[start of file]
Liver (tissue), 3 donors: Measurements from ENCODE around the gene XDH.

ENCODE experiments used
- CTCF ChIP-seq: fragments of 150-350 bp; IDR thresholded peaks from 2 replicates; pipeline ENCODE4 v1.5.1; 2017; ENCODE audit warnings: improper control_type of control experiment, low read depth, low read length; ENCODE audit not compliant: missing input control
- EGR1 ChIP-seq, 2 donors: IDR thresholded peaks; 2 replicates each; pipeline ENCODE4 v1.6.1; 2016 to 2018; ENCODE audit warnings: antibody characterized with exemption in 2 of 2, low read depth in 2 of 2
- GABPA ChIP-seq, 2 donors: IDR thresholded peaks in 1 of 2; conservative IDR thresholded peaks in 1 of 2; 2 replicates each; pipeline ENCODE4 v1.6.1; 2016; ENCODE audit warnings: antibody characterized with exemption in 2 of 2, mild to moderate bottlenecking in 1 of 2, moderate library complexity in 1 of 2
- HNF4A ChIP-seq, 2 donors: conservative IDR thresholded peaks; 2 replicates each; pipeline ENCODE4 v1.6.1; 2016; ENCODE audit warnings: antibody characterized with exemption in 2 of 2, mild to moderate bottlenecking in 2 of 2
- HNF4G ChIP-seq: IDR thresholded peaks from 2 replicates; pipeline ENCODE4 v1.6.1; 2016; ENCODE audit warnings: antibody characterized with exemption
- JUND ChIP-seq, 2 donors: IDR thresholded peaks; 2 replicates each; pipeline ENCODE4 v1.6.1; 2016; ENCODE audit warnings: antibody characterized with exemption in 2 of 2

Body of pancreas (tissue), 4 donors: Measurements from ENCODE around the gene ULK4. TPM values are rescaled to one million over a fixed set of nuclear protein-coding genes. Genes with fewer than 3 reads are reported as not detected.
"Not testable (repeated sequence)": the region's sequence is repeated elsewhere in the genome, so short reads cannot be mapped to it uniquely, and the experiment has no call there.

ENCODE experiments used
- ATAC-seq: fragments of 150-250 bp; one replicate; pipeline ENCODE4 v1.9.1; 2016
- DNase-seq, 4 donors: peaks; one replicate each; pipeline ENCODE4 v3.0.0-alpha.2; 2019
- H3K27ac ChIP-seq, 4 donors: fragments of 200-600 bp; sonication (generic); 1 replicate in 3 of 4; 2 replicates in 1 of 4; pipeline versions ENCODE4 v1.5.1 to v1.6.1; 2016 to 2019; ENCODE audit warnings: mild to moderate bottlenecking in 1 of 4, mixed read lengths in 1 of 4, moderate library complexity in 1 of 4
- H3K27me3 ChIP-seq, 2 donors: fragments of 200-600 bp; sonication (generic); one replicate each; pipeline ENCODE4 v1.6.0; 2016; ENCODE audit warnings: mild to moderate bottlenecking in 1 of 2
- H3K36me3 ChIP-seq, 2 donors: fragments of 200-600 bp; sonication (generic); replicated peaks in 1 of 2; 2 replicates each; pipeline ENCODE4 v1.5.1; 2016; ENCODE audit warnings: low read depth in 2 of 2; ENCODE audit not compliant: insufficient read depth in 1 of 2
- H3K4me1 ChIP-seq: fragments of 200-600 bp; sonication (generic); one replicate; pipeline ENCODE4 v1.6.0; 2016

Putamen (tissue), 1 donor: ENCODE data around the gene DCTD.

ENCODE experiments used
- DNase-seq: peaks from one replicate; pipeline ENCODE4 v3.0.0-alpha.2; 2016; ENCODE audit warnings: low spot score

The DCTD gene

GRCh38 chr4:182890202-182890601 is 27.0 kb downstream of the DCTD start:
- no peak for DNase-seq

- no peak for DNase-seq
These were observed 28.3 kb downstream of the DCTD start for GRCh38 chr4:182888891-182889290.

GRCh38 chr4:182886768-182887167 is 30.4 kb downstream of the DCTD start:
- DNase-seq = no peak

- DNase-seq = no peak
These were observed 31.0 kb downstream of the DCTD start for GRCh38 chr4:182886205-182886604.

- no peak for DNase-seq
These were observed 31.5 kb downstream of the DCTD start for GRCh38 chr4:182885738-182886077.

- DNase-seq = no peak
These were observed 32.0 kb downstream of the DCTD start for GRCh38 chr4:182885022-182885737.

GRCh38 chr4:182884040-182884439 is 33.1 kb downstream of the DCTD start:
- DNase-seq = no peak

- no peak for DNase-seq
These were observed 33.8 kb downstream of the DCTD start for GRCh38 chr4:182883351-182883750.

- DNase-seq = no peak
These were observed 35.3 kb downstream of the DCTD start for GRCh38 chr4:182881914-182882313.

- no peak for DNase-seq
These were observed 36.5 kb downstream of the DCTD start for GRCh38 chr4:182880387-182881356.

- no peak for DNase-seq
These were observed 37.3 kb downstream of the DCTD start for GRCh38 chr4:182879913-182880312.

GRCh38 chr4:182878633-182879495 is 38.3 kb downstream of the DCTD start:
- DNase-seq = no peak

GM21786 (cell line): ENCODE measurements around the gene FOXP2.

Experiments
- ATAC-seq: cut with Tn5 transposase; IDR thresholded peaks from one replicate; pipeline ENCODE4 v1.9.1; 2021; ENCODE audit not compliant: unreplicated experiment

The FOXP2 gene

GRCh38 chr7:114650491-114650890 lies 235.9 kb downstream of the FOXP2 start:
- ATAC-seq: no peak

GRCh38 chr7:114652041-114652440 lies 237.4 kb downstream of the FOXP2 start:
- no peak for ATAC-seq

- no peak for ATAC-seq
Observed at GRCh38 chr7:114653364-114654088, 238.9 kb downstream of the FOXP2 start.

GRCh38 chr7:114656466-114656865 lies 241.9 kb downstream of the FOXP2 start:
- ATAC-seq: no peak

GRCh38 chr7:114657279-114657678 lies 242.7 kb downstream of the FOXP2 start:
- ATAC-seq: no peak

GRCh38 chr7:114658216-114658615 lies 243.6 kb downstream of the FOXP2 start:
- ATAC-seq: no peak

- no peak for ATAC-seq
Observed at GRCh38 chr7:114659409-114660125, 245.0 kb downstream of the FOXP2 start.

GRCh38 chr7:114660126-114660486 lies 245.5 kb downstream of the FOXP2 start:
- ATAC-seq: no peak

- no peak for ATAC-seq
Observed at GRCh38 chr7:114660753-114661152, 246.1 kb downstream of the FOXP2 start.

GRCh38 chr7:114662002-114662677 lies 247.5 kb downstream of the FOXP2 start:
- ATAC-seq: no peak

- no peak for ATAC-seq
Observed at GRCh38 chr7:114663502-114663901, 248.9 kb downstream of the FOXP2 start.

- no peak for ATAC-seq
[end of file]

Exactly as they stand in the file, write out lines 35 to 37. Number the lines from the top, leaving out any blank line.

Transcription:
- DNase-seq = no peak

- no peak for DNase-seq
These were observed 33.8 kb downstream of the DCTD start for GRCh38 chr4:182883351-182883750.